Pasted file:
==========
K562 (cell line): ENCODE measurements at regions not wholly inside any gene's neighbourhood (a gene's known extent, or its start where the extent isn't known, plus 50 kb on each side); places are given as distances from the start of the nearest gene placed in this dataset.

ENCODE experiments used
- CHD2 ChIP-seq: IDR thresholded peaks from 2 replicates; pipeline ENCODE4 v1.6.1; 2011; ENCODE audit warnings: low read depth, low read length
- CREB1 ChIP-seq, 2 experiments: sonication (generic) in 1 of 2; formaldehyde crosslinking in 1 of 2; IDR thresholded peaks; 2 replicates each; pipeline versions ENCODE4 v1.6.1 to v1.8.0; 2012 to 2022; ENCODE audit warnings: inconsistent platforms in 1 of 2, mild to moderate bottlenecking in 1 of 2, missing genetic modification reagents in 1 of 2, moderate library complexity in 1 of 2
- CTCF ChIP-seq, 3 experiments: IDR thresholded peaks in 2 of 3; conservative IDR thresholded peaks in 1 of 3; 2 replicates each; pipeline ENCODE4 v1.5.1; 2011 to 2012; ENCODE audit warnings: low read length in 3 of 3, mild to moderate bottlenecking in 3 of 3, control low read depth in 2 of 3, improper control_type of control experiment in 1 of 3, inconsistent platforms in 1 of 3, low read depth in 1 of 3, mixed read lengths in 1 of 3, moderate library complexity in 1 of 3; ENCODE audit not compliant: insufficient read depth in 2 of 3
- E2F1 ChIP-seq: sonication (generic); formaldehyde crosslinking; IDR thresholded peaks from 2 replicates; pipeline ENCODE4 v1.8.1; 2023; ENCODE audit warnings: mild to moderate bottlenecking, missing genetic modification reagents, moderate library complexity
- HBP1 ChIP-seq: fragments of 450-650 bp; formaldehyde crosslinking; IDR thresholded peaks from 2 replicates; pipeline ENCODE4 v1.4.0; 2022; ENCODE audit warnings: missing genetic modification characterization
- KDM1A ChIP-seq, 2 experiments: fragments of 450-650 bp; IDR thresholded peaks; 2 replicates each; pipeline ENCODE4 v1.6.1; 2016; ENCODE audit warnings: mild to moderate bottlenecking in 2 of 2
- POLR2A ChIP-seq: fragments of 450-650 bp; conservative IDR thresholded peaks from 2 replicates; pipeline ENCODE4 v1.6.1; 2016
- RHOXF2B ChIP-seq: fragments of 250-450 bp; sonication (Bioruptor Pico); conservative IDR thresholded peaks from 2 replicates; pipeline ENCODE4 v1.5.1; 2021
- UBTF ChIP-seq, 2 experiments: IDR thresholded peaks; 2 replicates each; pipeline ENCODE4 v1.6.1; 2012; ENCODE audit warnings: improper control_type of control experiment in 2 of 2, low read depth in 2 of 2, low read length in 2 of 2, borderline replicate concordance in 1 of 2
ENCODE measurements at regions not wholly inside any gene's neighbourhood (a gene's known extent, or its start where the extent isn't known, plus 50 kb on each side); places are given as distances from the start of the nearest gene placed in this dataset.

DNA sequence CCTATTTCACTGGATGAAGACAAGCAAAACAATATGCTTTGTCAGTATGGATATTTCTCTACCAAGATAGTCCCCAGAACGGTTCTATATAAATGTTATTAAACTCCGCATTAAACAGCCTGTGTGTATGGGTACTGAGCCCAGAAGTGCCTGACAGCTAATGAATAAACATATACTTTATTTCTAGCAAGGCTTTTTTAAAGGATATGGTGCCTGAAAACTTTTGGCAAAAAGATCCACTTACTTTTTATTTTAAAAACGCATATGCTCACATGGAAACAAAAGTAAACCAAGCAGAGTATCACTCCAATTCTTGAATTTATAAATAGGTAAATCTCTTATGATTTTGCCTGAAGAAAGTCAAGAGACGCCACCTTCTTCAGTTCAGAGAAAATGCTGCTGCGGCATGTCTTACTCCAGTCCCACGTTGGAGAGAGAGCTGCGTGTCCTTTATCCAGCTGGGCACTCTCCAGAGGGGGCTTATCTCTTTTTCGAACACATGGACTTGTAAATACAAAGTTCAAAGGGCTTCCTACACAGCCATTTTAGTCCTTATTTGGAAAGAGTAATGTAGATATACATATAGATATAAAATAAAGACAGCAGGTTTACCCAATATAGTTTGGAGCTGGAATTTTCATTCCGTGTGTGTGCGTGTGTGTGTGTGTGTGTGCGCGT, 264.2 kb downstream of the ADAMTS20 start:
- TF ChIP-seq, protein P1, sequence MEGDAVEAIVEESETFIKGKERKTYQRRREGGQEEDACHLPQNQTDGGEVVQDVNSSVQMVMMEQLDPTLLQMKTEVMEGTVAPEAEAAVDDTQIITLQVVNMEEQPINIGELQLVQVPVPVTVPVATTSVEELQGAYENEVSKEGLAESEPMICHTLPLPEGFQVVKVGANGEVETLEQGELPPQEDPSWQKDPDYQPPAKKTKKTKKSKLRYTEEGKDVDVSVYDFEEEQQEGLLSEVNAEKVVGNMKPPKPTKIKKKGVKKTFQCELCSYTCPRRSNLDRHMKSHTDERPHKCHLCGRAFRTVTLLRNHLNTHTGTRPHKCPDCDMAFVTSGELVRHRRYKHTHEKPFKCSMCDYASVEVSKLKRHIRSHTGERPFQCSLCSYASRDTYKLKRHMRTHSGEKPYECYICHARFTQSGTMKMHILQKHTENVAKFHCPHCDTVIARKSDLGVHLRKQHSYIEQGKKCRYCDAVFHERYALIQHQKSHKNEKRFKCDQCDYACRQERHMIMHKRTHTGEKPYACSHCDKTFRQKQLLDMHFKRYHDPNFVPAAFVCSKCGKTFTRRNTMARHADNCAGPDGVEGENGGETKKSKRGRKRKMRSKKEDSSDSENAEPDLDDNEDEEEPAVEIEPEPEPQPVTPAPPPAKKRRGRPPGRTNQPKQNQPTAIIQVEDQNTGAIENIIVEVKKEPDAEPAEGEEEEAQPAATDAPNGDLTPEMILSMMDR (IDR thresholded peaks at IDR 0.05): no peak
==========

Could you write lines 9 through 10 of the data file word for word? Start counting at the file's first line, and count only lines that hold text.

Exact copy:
- POLR2A ChIP-seq: fragments of 450-650 bp; conservative IDR thresholded peaks from 2 replicates; pipeline ENCODE4 v1.6.1; 2016
- RHOXF2B ChIP-seq: fragments of 250-450 bp; sonication (Bioruptor Pico); conservative IDR thresholded peaks from 2 replicates; pipeline ENCODE4 v1.5.1; 2021